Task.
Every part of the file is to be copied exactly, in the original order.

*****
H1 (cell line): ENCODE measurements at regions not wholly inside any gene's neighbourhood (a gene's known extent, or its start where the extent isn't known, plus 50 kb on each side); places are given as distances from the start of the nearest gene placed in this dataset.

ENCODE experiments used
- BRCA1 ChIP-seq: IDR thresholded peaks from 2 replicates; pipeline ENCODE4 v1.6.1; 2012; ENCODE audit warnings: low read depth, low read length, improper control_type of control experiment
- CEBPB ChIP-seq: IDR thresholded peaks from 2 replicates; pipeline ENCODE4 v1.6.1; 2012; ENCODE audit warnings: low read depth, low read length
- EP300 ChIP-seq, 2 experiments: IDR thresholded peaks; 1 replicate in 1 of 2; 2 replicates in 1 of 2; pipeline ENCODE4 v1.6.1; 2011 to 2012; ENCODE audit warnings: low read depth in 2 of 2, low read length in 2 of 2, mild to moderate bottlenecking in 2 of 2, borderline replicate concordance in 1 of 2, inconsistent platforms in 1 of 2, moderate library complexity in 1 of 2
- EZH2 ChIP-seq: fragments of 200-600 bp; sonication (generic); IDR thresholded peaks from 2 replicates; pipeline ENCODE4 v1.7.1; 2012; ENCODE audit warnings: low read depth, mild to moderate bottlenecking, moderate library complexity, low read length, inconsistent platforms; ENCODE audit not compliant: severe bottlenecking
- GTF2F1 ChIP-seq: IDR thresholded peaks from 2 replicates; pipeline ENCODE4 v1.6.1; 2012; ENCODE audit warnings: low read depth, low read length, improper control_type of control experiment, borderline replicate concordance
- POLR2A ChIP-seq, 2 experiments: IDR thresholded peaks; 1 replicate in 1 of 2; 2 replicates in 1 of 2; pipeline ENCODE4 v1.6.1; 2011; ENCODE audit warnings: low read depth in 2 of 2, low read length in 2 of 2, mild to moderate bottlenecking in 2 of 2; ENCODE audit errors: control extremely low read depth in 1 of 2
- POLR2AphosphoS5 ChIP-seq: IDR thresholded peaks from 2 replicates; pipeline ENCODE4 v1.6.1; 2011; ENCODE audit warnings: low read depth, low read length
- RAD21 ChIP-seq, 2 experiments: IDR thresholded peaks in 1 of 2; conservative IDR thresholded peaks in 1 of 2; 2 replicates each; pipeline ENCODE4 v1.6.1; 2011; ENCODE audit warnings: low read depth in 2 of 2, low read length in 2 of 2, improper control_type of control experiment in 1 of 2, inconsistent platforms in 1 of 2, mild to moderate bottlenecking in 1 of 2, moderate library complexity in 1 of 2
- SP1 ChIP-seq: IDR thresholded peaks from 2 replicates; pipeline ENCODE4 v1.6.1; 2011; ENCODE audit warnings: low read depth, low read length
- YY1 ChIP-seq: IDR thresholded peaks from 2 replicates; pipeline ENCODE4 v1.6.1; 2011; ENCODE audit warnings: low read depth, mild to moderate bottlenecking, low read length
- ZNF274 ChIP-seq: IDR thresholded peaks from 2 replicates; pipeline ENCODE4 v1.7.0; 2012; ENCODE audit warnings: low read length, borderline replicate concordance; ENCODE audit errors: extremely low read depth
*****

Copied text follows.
H1 (cell line): ENCODE measurements at regions not wholly inside any gene's neighbourhood (a gene's known extent, or its start where the extent isn't known, plus 50 kb on each side); places are given as distances from the start of the nearest gene placed in this dataset.

ENCODE experiments used
- BRCA1 ChIP-seq: IDR thresholded peaks from 2 replicates; pipeline ENCODE4 v1.6.1; 2012; ENCODE audit warnings: low read depth, low read length, improper control_type of control experiment
- CEBPB ChIP-seq: IDR thresholded peaks from 2 replicates; pipeline ENCODE4 v1.6.1; 2012; ENCODE audit warnings: low read depth, low read length
- EP300 ChIP-seq, 2 experiments: IDR thresholded peaks; 1 replicate in 1 of 2; 2 replicates in 1 of 2; pipeline ENCODE4 v1.6.1; 2011 to 2012; ENCODE audit warnings: low read depth in 2 of 2, low read length in 2 of 2, mild to moderate bottlenecking in 2 of 2, borderline replicate concordance in 1 of 2, inconsistent platforms in 1 of 2, moderate library complexity in 1 of 2
- EZH2 ChIP-seq: fragments of 200-600 bp; sonication (generic); IDR thresholded peaks from 2 replicates; pipeline ENCODE4 v1.7.1; 2012; ENCODE audit warnings: low read depth, mild to moderate bottlenecking, moderate library complexity, low read length, inconsistent platforms; ENCODE audit not compliant: severe bottlenecking
- GTF2F1 ChIP-seq: IDR thresholded peaks from 2 replicates; pipeline ENCODE4 v1.6.1; 2012; ENCODE audit warnings: low read depth, low read length, improper control_type of control experiment, borderline replicate concordance
- POLR2A ChIP-seq, 2 experiments: IDR thresholded peaks; 1 replicate in 1 of 2; 2 replicates in 1 of 2; pipeline ENCODE4 v1.6.1; 2011; ENCODE audit warnings: low read depth in 2 of 2, low read length in 2 of 2, mild to moderate bottlenecking in 2 of 2; ENCODE audit errors: control extremely low read depth in 1 of 2
- POLR2AphosphoS5 ChIP-seq: IDR thresholded peaks from 2 replicates; pipeline ENCODE4 v1.6.1; 2011; ENCODE audit warnings: low read depth, low read length
- RAD21 ChIP-seq, 2 experiments: IDR thresholded peaks in 1 of 2; conservative IDR thresholded peaks in 1 of 2; 2 replicates each; pipeline ENCODE4 v1.6.1; 2011; ENCODE audit warnings: low read depth in 2 of 2, low read length in 2 of 2, improper control_type of control experiment in 1 of 2, inconsistent platforms in 1 of 2, mild to moderate bottlenecking in 1 of 2, moderate library complexity in 1 of 2
- SP1 ChIP-seq: IDR thresholded peaks from 2 replicates; pipeline ENCODE4 v1.6.1; 2011; ENCODE audit warnings: low read depth, low read length
- YY1 ChIP-seq: IDR thresholded peaks from 2 replicates; pipeline ENCODE4 v1.6.1; 2011; ENCODE audit warnings: low read depth, mild to moderate bottlenecking, low read length
- ZNF274 ChIP-seq: IDR thresholded peaks from 2 replicates; pipeline ENCODE4 v1.7.0; 2012; ENCODE audit warnings: low read length, borderline replicate concordance; ENCODE audit errors: extremely low read depth